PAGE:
Day 2: The Death of Academic Integrity

Academic integrity is important. Obviously. You’d be hard pressed to find someone who would argue otherwise. Unfortunately, our collective loss of academic integrity is ever-growing and more commonplace than you might expect.  Let me explain. Whether it is intentional or not, a lack of academic integrity is overlooked by your peers, teaching assistants, and even professors everyday.  I’m not talking about forgetting to reference something in your report or essay. This, albeit careless and erroneous, is not an act of moral negligence in my opinion. The academic integrity I’m concerned with is the overall loss of interest in learning and knowledge in general that evidently compels students to commit mild (or not so mild) forms of academic dishonesty.

The truth is that the majority of students don’t want to be in school.  Whatever external force is driving them to seek out an undergraduate education, it isn’t enough to make students WANT to learn.  Most students have become so focused on the end result – the mark, the degree, the job – that they seem to have lost the desire to learn something they are interested in, independent of what they might gain from it.

Unfortunately, this sentiment likely sounds familiar to most of us.  This attitude is, sadly, mirrored at the level of top scientific researchers, where the intense competition between coworkers over publication number and the impact factor of those publications breeds animosity and in some cases, even leads to questionable research practices. It is entirely about receiving sufficient funding, which only comes with publications, which only come with doing science that ‘works’. Do you see what I’m getting at here? The same problems that plague our whiny, mark-grubbing undergraduate students are also affecting the very professors that complain about them.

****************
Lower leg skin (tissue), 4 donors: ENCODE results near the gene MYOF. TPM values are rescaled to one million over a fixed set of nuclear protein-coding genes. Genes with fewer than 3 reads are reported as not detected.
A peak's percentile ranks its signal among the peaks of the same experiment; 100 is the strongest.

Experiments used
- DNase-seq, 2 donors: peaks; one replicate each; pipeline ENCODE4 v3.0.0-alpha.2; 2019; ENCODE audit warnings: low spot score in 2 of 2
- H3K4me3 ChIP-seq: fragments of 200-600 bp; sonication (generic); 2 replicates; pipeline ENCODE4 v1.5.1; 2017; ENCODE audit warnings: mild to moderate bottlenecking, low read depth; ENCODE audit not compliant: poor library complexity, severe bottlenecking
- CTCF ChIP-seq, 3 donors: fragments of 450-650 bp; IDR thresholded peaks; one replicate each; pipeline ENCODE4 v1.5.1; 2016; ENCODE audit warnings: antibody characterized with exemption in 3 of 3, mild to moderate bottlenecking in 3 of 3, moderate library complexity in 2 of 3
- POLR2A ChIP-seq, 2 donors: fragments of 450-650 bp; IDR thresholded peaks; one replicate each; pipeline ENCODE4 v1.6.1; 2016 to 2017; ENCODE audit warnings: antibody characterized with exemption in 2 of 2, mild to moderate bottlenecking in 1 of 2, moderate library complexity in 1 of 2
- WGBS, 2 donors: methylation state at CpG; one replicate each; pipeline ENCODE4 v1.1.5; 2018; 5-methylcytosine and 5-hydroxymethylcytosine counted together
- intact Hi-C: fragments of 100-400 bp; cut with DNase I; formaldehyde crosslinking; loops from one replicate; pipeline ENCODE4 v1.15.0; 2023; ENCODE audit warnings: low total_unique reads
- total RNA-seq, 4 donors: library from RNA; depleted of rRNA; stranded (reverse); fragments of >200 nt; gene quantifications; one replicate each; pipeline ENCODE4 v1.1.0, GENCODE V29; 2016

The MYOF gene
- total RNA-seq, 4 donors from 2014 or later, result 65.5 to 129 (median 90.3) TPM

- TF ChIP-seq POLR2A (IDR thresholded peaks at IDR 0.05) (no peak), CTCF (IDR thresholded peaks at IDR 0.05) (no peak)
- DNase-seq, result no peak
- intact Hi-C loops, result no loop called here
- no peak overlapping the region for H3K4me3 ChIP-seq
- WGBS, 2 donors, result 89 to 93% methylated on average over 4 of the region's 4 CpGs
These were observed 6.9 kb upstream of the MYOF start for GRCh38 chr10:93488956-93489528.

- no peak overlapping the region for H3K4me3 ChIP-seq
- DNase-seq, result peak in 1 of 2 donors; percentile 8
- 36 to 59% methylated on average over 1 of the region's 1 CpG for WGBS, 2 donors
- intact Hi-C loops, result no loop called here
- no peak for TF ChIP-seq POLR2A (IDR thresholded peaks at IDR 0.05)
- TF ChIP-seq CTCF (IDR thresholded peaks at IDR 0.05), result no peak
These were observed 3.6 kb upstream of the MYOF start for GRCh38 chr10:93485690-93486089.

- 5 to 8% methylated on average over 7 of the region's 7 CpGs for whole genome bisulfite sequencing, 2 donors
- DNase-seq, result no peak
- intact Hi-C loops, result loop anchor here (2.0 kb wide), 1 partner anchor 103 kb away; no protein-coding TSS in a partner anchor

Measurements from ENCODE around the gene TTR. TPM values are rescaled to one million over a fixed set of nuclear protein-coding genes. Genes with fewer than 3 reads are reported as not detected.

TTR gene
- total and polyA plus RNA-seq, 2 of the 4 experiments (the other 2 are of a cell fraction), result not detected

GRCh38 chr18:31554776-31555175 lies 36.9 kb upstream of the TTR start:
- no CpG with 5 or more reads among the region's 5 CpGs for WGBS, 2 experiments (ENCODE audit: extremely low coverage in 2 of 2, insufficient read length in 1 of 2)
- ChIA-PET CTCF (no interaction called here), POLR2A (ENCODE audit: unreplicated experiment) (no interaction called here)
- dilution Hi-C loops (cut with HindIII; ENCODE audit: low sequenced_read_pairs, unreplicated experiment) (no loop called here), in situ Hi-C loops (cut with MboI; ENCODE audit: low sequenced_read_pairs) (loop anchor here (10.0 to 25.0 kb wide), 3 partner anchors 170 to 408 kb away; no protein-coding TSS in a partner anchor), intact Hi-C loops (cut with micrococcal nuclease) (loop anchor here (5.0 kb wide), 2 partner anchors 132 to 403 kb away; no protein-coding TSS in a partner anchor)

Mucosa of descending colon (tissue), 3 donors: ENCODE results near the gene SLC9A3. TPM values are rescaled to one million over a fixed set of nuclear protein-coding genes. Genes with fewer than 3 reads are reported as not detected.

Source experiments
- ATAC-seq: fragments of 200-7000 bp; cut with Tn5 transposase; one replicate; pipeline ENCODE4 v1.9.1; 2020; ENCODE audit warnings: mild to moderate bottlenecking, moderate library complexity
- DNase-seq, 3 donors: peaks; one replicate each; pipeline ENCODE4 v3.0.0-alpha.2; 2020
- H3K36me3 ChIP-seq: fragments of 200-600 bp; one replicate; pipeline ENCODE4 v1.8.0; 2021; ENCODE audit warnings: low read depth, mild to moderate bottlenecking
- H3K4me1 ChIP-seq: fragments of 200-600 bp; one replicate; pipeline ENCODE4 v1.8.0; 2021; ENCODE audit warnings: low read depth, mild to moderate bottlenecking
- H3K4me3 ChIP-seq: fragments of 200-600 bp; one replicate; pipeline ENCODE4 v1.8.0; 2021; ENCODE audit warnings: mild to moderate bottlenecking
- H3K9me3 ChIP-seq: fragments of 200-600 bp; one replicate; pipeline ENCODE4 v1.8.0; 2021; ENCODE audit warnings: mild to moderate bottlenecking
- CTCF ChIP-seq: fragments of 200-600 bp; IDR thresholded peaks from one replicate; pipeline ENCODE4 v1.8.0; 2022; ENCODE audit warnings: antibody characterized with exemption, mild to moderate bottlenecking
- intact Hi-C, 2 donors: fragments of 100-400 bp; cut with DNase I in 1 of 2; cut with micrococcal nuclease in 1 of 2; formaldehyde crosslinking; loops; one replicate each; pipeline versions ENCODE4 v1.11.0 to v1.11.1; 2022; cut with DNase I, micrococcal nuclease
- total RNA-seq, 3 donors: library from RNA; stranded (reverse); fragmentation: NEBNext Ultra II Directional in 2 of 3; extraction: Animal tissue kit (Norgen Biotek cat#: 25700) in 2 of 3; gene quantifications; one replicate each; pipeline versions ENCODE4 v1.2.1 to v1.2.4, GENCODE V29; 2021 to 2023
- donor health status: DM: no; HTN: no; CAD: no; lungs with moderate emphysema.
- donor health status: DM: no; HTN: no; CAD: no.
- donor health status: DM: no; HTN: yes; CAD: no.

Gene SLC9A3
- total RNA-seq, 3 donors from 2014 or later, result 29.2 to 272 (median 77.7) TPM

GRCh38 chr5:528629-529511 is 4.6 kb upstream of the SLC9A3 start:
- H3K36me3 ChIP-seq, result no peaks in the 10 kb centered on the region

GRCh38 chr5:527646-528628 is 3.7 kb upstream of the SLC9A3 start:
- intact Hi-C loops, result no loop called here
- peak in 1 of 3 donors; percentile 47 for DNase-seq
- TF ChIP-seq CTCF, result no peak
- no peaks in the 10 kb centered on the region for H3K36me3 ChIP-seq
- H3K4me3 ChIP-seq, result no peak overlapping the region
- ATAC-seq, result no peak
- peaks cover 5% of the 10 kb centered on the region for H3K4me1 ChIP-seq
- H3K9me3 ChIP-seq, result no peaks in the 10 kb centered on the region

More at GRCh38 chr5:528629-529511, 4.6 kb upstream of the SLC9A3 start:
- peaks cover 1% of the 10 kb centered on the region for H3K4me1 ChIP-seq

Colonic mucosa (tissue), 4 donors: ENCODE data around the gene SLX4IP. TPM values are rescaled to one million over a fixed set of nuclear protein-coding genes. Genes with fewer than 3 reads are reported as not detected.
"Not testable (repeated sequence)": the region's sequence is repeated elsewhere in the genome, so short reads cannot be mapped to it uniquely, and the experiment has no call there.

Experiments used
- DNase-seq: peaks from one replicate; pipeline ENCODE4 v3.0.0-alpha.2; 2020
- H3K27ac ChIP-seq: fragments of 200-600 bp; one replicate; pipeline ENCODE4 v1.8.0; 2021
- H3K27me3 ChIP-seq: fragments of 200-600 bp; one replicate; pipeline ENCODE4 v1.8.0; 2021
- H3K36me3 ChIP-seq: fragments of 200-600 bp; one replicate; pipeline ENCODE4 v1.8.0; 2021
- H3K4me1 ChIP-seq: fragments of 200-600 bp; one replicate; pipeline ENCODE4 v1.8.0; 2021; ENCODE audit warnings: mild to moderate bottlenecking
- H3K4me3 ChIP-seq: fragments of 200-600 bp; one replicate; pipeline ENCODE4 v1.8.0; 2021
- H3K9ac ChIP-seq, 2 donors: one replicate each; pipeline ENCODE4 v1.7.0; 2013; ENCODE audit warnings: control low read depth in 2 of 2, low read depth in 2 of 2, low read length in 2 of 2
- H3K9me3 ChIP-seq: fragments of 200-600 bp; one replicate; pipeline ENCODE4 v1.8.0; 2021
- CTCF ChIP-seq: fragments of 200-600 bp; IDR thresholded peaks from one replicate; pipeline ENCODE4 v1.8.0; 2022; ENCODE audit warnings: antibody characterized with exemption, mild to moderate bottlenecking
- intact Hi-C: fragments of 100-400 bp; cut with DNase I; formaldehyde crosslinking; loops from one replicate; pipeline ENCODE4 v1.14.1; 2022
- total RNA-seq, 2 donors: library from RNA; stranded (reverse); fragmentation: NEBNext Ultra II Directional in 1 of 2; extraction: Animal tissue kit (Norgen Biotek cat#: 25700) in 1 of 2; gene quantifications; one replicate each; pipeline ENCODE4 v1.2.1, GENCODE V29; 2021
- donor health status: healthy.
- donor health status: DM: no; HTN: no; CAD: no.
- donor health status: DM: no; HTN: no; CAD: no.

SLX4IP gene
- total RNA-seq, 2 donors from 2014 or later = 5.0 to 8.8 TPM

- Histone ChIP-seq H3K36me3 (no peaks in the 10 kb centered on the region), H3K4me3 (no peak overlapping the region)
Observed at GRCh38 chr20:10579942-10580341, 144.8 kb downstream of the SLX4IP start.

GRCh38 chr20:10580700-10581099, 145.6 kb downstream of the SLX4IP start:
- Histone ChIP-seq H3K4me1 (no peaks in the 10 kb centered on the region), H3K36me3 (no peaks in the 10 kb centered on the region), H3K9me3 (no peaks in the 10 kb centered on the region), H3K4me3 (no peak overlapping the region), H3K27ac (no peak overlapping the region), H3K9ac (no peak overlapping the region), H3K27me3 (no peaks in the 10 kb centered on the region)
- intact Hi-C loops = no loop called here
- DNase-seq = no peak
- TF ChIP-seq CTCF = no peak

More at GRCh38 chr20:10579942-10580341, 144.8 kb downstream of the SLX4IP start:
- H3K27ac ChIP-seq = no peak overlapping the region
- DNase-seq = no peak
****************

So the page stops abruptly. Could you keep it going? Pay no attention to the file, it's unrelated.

The sad truth is that with the dwindling job opportunities for researchers finding themselves in areas of “unpopular” science, it’s no wonder that students, even at the undergraduate level, are focusing their energy on getting a leg up on everyone around them.  What good is it to learn about something interesting that ultimately will not be profitable when you are putting yourself in debt to do it? For most of us, this isn’t a financially sound option; how can we blame anyone who is ultimately going to need a career from which they can support themselves? Unfortunately, there is no obvious remedy. There will likely never be a turn of events where professors, and ultimately students, can be free to explore science and seek knowledge about something that they actually care about, barring a massive influx of funding for fundamental research of course.  The real shame is that the best, most innovative ideas often come from people who are just exploring a field of research that they love, and without allowing the next generation of students to do that, I honestly don’t know where we’ll be left in 50 years.

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